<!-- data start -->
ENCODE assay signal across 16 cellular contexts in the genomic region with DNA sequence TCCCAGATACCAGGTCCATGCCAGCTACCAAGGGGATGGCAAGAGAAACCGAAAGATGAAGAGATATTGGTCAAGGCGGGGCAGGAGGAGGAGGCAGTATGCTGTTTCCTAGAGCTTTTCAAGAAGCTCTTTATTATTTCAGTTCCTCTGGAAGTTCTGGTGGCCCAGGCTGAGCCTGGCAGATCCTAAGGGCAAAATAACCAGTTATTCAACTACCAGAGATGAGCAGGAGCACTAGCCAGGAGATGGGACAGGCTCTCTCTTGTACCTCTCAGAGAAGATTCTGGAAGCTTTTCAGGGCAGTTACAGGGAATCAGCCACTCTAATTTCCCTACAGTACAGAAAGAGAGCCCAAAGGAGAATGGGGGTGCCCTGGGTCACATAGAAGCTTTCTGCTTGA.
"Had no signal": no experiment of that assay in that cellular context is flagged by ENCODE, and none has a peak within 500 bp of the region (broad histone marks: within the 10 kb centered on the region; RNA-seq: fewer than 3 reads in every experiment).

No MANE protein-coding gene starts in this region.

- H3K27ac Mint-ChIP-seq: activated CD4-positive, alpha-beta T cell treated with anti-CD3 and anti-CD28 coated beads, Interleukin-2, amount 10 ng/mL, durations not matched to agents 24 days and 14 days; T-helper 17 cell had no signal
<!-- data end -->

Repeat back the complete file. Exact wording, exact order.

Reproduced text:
ENCODE assay signal across 16 cellular contexts in the genomic region with DNA sequence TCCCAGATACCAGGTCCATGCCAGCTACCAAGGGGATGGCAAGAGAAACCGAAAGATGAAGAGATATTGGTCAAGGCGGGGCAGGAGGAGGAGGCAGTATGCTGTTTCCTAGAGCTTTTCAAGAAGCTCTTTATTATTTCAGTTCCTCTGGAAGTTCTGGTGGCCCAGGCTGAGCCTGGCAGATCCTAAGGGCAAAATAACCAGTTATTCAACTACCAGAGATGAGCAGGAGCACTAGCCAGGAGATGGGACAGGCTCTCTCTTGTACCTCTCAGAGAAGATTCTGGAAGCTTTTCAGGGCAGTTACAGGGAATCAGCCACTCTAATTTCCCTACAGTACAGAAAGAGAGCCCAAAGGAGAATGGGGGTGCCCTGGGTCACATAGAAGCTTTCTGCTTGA.
"Had no signal": no experiment of that assay in that cellular context is flagged by ENCODE, and none has a peak within 500 bp of the region (broad histone marks: within the 10 kb centered on the region; RNA-seq: fewer than 3 reads in every experiment).

No MANE protein-coding gene starts in this region.

- H3K27ac Mint-ChIP-seq: activated CD4-positive, alpha-beta T cell treated with anti-CD3 and anti-CD28 coated beads, Interleukin-2, amount 10 ng/mL, durations not matched to agents 24 days and 14 days; T-helper 17 cell had no signal